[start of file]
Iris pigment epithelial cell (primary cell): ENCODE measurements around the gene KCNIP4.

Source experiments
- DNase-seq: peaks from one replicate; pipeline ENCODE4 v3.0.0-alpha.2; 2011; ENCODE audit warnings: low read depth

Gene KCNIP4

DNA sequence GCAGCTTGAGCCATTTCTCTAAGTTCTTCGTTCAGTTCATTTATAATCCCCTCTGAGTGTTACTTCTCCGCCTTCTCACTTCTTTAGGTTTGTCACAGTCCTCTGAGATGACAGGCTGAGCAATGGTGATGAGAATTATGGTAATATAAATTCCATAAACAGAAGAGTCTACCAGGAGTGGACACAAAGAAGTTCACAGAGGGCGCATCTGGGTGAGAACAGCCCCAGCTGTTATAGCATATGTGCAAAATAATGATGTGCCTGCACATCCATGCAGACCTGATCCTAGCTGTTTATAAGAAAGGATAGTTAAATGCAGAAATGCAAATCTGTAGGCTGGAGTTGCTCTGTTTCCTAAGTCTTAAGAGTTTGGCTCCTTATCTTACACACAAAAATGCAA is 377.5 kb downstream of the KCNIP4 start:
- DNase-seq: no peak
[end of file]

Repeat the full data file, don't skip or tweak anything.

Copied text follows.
Iris pigment epithelial cell (primary cell): ENCODE measurements around the gene KCNIP4.

Source experiments
- DNase-seq: peaks from one replicate; pipeline ENCODE4 v3.0.0-alpha.2; 2011; ENCODE audit warnings: low read depth

Gene KCNIP4

DNA sequence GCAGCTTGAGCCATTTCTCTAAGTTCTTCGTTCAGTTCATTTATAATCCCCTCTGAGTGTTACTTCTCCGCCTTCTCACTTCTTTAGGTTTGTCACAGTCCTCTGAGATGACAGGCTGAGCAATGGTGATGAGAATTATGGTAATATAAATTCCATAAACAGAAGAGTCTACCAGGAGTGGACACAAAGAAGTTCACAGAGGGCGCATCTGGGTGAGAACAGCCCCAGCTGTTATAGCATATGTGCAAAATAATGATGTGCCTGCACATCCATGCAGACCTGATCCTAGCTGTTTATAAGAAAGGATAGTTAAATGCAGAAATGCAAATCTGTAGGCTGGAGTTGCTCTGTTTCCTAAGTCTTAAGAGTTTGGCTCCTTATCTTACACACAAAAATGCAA is 377.5 kb downstream of the KCNIP4 start:
- DNase-seq: no peak